IntroductionAging plays a major role in neurodegenerative disorders such as Alzheimer's disease, and impacts neuronal loss. Olfactory dysfunction can be an early alteration heralding the presence of a neurodegenerative disorder in aging. Studying alterations in olfaction-related brain regions might help detection of neurodegenerative diseases at an earlier stage as well as protect individuals from any danger caused by loss of sense of smell. ObjectiveTo assess the effect of age and sex on olfactory cortex volume in cognitively healthy participants. MethodNeurologically healthy participants were divided in three groups based on their age: young (20-35 years; n = 53), middle-aged (36-65 years; n = 66) and older (66-85 years; n = 95). T1-weighted MRI scans acquired at 1.5 T were processed using SPM12. Smoothed images were used to extract the volume of olfactory cortex regions. ResultsANCOVA analyses showed significant differences in volume between age groups in the olfactory cortex (p <= 0.0001). In women, neuronal loss started earlier than in men (in the 4th decade of life), while in men more substantial neuronal loss in olfactory cortex regions was detected only later in life. ConclusionData indicate that age-related reduction in the volume of the olfactory cortex starts earlier in women than in men. The findings suggest that volume changes in olfaction-related brain regions in the aging population deserve further attention as potential proxies of increased risk of neurodegenerative diseases.

Sex differences in olfactory cortex neuronal loss in aging / Alotaibi, M. M.; De Marco, M.; Venneri, A.. - In: FRONTIERS IN HUMAN NEUROSCIENCE. - ISSN 1662-5161. - 17:(2023), p. 1130200. [10.3389/fnhum.2023.1130200]

Sex differences in olfactory cortex neuronal loss in aging

Venneri A.
Conceptualization
2023-01-01

Abstract

IntroductionAging plays a major role in neurodegenerative disorders such as Alzheimer's disease, and impacts neuronal loss. Olfactory dysfunction can be an early alteration heralding the presence of a neurodegenerative disorder in aging. Studying alterations in olfaction-related brain regions might help detection of neurodegenerative diseases at an earlier stage as well as protect individuals from any danger caused by loss of sense of smell. ObjectiveTo assess the effect of age and sex on olfactory cortex volume in cognitively healthy participants. MethodNeurologically healthy participants were divided in three groups based on their age: young (20-35 years; n = 53), middle-aged (36-65 years; n = 66) and older (66-85 years; n = 95). T1-weighted MRI scans acquired at 1.5 T were processed using SPM12. Smoothed images were used to extract the volume of olfactory cortex regions. ResultsANCOVA analyses showed significant differences in volume between age groups in the olfactory cortex (p <= 0.0001). In women, neuronal loss started earlier than in men (in the 4th decade of life), while in men more substantial neuronal loss in olfactory cortex regions was detected only later in life. ConclusionData indicate that age-related reduction in the volume of the olfactory cortex starts earlier in women than in men. The findings suggest that volume changes in olfaction-related brain regions in the aging population deserve further attention as potential proxies of increased risk of neurodegenerative diseases.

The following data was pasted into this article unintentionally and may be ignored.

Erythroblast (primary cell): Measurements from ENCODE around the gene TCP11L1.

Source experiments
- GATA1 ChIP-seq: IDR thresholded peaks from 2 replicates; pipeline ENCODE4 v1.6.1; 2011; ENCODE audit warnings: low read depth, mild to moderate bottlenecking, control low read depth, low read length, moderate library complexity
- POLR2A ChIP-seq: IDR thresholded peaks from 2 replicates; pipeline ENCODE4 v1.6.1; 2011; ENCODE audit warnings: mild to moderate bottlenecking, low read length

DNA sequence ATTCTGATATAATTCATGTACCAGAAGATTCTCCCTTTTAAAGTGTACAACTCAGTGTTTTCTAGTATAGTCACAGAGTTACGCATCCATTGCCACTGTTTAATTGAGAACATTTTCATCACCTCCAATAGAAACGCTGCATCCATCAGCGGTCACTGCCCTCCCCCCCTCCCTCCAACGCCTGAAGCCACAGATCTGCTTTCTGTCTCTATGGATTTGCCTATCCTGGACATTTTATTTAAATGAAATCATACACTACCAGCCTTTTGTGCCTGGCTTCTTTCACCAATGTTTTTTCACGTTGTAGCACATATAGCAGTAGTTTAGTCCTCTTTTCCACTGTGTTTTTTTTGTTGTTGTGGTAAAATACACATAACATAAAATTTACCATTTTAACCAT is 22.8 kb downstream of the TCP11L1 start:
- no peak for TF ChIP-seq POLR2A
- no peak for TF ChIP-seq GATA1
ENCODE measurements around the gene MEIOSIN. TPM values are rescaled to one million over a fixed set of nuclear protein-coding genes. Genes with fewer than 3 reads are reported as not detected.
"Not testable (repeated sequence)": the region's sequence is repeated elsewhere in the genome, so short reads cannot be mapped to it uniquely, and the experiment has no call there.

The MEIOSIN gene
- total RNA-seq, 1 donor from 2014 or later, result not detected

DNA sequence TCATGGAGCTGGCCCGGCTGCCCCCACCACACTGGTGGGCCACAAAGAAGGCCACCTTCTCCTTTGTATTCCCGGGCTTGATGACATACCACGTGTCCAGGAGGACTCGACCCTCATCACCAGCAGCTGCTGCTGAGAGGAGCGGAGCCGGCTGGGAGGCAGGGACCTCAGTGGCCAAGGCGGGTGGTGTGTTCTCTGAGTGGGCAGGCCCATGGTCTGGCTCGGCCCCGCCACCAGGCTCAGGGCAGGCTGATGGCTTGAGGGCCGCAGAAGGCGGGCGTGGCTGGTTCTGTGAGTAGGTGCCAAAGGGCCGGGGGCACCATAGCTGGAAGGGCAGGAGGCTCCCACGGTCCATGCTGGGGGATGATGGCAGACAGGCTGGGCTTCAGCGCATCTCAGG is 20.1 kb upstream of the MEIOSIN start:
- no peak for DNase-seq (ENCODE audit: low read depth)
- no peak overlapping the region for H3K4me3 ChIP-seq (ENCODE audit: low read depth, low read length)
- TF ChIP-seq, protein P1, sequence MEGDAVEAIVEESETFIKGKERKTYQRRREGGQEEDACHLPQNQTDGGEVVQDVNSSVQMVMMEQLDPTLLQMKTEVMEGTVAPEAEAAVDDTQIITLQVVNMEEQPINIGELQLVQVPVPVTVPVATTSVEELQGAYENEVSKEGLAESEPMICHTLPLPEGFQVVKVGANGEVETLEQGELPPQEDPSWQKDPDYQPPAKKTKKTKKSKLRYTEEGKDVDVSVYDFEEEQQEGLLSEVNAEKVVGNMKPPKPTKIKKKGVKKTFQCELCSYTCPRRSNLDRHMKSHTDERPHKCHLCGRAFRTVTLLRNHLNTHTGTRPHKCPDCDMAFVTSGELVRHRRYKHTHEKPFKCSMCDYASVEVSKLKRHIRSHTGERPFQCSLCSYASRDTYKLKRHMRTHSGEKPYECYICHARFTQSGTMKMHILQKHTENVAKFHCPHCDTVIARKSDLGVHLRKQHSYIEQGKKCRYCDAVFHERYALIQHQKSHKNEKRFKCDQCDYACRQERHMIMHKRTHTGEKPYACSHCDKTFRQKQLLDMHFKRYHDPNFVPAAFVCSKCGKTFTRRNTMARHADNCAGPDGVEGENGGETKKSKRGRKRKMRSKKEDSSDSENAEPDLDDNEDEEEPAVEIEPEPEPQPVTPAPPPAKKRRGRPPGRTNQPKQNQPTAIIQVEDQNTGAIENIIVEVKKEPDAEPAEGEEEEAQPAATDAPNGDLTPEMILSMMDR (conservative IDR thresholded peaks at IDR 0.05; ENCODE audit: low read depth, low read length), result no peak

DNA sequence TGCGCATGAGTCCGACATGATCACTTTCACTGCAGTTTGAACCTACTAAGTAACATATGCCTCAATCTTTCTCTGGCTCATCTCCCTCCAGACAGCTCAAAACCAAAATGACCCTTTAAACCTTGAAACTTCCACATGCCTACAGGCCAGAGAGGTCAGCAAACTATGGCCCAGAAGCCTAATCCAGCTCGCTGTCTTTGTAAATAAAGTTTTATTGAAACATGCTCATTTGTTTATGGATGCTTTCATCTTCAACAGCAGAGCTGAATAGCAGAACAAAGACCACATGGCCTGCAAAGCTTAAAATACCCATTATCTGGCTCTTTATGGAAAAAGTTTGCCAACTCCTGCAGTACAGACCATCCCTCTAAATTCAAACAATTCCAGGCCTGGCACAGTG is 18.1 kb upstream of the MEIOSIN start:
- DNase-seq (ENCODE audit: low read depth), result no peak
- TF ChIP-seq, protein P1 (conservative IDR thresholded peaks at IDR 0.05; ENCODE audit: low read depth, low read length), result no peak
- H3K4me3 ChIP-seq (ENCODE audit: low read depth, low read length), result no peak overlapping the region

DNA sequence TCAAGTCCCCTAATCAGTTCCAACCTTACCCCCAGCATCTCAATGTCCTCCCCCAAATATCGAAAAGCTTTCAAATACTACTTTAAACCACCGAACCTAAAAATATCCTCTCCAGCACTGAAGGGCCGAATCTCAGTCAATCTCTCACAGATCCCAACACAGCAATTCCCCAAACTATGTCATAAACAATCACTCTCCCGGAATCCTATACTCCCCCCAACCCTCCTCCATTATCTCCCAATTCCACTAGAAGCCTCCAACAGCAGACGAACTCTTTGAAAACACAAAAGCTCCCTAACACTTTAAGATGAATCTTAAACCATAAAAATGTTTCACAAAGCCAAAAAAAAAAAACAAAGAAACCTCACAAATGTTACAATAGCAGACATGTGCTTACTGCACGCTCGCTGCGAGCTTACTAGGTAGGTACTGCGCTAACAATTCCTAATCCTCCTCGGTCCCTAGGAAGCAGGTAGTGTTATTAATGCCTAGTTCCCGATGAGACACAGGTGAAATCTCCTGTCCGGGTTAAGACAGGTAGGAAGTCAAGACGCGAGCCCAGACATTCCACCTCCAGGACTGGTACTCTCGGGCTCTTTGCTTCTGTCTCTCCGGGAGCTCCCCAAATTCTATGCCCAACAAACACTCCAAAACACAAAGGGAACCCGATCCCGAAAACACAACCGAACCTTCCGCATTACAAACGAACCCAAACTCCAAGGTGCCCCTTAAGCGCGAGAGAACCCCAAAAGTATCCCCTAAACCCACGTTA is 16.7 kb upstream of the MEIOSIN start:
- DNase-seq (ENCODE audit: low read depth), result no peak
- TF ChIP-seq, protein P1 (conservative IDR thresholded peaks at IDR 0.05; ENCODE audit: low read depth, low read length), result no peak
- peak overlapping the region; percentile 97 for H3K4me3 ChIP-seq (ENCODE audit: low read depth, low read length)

2023
Sex differences in olfactory cortex neuronal loss in aging / Alotaibi, M. M.; De Marco, M.; Venneri, A.. - In: FRONTIERS IN HUMAN NEUROSCIENCE. - ISSN 1662-5161. - 17:(2023), p. 1130200. [10.3389/fnhum.2023.1130200]
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Utilizza questo identificativo per citare o creare un link a questo documento: https://hdl.handle.net/11381/2955975
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